As you’re planning your backyard dream pond, make the process easier by buying a pond kit, which comes with everything you’ll need. Different kits are designed for different types of ponds. Here are three that we recommend:

  • For a large waterfall with big sound: The RapidFlo™ Ecosystem Pond Kit is ideal for those who want a large waterfall or stream, lots of sound to drown out nearby noise, and a system with the capacity to deal with heavy debris from nearby trees.
  • For fish lovers: The AllClear™ Ecosystem Pond Kit is designed for hobbyists who want their pond to be all about their fish, not a waterfall. It works well in yards with full sun exposure and few falling leaves.
  • For easy maintenance: The Cascading Falls Pondless Pond Kit is perfect for busy people who want to enjoy the sights and sounds of running water but have little time to maintain a traditional water feature. It’s also well suited for small yards or families with children.

Have Fun with It!

The most important thing to know about planning a pond of your dreams is that you should have a great time doing it. You’ll enjoy this backyard feature for years, so do your research, think through these points, and spend time designing something that you’ll love!

Pond Talk: When you built your first pond or water feature, what inspired your design?

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I have a de-icer but my pond totally froze over. Help! What do I do? | Decorative Ponds & Water Gardens Q & A

16 Dec

Q: I have a de-icer but my pond totally froze over. Help! What do I do?

Q: I have a de-icer but my pond totally froze over. Help! What do I do?

Maggie – Carlisle, PA

A:  When frigid weather persists for days on end – like those way-below-zero temperatures – a pond can completely freeze over, even if a higher-watt de-icer and aerator are used. The ice-melting combination works great in most scenarios, but it just can’t keep up in extreme conditions.

Do keep in mind that pond de-icers are not meant to thaw the entire pond’s surface or heat the water. Their primary purpose is only to keep a hole in the ice to allow gas to escape. With that said, if your pond has been totally frozen over for a day or so, your fish will be fine. But if it has been more than a few days or weeks, your pond pals could be at risk of oxygen deprivation or overexposure to dangerous gases trapped beneath the ice.

So what do you do?

Let’s start with what not to do – and that’s to try to smash the ice with a chisel or blunt object. The sound and vibration of that pounding on the ice amplify underwater, which can stress out your fish. They’re already unhappy, and so you certainly don’t want to make them endure more trauma!

Instead, use a pot of hot water to melt away the ice. If it’s particularly thick, you might need to repeat the process several times to open a complete hole in the frozen stuff. While the temperatures remain frigid, check on the pond every few days to make sure the hole is still open; if it freezes over again, use hot water to open the hole back up.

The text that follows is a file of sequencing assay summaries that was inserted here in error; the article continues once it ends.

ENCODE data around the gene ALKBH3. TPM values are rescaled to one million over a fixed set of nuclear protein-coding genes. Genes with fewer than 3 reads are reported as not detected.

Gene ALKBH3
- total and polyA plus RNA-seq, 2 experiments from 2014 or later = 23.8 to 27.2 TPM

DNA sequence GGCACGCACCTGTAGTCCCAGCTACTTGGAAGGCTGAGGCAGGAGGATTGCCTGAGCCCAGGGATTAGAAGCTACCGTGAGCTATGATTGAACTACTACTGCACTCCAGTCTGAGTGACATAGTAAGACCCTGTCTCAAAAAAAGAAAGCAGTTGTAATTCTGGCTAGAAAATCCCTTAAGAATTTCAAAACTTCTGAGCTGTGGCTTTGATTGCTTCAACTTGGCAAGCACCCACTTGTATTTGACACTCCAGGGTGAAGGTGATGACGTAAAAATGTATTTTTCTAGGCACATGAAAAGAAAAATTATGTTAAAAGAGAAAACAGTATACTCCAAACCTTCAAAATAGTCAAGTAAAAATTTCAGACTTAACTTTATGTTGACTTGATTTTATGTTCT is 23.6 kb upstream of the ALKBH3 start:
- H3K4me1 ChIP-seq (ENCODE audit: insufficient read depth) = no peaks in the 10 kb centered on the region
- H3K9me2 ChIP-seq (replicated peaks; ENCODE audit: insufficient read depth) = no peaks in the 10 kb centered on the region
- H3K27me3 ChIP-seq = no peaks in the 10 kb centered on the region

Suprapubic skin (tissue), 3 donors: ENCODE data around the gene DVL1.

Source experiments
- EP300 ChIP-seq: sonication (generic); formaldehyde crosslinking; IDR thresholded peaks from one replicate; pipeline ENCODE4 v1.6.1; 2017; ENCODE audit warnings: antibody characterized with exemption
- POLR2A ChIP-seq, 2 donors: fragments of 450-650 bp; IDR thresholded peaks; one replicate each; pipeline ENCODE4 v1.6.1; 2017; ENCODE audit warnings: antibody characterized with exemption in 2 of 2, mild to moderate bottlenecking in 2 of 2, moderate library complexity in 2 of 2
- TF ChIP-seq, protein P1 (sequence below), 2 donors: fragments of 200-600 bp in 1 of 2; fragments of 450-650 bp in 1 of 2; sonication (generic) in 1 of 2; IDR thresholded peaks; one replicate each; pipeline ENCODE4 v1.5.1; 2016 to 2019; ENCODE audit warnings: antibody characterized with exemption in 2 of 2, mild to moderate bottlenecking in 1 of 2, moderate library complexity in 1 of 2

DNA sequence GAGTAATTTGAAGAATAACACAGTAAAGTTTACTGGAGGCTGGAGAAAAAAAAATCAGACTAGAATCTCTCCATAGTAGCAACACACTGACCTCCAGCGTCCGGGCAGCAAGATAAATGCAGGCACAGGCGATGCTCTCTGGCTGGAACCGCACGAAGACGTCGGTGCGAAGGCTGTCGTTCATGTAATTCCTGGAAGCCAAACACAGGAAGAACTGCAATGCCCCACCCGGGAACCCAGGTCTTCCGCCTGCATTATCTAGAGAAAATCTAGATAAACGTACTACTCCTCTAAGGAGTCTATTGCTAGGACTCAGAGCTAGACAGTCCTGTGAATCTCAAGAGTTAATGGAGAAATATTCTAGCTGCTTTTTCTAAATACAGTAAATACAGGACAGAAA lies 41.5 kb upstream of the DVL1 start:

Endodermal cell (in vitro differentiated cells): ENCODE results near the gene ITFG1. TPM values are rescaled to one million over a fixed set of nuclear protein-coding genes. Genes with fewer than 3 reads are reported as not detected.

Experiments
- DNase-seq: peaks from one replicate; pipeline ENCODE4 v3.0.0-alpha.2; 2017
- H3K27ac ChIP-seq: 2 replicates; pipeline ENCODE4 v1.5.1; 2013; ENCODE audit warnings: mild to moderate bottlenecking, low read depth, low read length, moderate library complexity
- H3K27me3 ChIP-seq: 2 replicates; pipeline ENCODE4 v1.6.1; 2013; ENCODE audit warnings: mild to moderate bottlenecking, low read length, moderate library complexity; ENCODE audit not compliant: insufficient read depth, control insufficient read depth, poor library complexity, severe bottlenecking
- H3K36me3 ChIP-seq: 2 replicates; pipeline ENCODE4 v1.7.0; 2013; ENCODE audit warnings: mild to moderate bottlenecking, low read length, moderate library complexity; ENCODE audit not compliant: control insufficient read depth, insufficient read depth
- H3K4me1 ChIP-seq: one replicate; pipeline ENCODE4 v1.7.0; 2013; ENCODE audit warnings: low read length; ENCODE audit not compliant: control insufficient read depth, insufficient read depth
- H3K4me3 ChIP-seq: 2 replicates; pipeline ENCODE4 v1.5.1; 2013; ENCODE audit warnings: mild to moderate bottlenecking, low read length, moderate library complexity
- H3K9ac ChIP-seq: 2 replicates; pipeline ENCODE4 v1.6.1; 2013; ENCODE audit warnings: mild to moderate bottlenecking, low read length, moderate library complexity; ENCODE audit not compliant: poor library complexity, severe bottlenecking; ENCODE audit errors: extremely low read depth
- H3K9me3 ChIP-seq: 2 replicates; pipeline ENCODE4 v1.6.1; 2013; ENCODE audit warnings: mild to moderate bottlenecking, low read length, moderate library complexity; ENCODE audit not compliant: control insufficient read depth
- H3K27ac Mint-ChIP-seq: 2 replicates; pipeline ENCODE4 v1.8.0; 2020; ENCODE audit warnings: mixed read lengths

With several more months of winter ahead of us, it’s not too late to add a de-icer to your pond if you don’t already have one. Simply place a unit, like the K&H Thermo-Pond De-Icer, on the ice and turn it on. It will heat up and melt through the ice – as long as temperatures aren’t too extreme! For an extra boost, pair your de-icer with an aeration kit. The bubbling action also disrupts ice formation and even if the pond’s surface is covered with ice, an aeration system will still deliver oxygen into the pond.

Pond Talk: How is your pond faring during these extreme frigid temperatures?

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What items need to come out of my pond before winter? | Decorative Ponds & Water Gardens Q & A

9 Dec

Q: What items need to come out of my pond before winter?

Q: What items need to come out of my pond before winter?

Charles – Billings, MT

A:  You probably spent a pretty penny on your pond equipment, and so there’s no doubt you want to make that gear last as many seasons as possible. Certain components will survive longer if you remove them from your pond during the winter, including:

    • All-In-One Filtration Units: Submersible mechanical, biological and ultraviolet filtration systems such as the ClearSolution™ G2 should be pulled from your water feature, cleaned and stowed away for the winter in a place that will not freeze.
    • Pressurized Filters: As with the All-In-One Filtration Units, plan to remove pressurized filters such as the AllClear™ G2 and put it up for the cold-weather season. Doing so will prolong the life of your unit’s temperature-sensitive parts.